Below: A couple of photos of goose blizzards. The marsh can be calm and then all of a sudden a couple of thousand geese suddenly rise into the air in unison. Typically they all call as they take off so the spectacle is both visually and acoustically stunning to witness. These mass flights are often the result of the geese getting spooked when an eagle flies over the wetland, but sometimes it seems as if there is a false alarm, possibly  triggered by an overly reactive goose that spooks the entire flock.

Below. Once spooked it does not take long for the birds to return. Their return to the wetland provides a great opportunity to photograph them in flight.

Below. A pair of Ross’s geese in flight. The bird on the left has particularly pronounced caruncles at the base of its beak.

On one of my visits I stayed until dusk. The light was amazing and the birds were quite active, with huge numbers leaving the wetland to have a bed snack on the fields just adjacent to the marsh.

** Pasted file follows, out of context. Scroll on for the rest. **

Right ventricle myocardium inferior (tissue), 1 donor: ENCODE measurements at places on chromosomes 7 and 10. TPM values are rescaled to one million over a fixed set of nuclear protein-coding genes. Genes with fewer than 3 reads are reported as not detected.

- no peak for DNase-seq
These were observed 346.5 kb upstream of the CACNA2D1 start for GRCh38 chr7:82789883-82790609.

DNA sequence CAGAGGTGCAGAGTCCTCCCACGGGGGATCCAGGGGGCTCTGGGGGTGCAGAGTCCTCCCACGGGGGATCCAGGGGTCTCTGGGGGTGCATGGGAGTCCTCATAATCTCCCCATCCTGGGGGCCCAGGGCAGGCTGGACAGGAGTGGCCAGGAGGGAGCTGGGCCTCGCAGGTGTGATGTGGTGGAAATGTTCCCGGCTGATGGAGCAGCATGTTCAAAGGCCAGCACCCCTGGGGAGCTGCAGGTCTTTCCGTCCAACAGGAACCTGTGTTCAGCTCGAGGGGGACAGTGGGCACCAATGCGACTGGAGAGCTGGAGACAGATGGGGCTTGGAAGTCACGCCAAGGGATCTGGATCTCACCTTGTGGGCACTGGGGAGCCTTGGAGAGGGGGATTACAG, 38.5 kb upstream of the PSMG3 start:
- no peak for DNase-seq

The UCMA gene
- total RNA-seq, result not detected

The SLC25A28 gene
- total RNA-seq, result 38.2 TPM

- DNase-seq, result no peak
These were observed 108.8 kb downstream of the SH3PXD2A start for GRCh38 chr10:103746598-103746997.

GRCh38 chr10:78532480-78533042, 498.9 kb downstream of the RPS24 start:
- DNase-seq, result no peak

Below: Ross’s geese resting on the wetland in the evening just before the exodus to feed in the uplands.

Below: Video of geese leaving the wetland to forage on the uplands at dusk.

Below: A small flock of Ross’s geese heading out for an evening bout of foraging.

Below: Ross’s geese foraging in the uplands at dusk.

Below: At one point the geese foraged in a bizarre way—they formed in a long thin line, just as one sometimes sees domestic geese doing.

Below: A video of the geese in a line and then taking off.

12 thoughts on “Readers’ wildlife photos

  1. Wonderful! Many thanks to all the contributors to Jerry’s website and of course to Jerry himself. I’ve thoroughly enjoyed the beautiful and oft intriguing RWL posts though I don’t comment much anymore (coz just life unfolding, eh). A very festive Festivus to everyone! Wishing you all good health and peace of mind.

  2. This is a phenomenal post. The photos are incredible.
    I particularly like that top one of the blizzard of geese.
    I’m also appreciate the information on the stronger feathers at the wing tips.
    I never would have thought about that if it wasn’t pointed out.

    Merry Holidays to all and thank you for this post!

  3. Beautiful photos and very interesting commentary. Up here in the PNW we get large migrations of white geese (I don’t know the species, but probably both, as you point out). They don’t stay long, and they’re probably on their way to California. I didn’t know that black feathers are more durable. Another evolutionary marvel.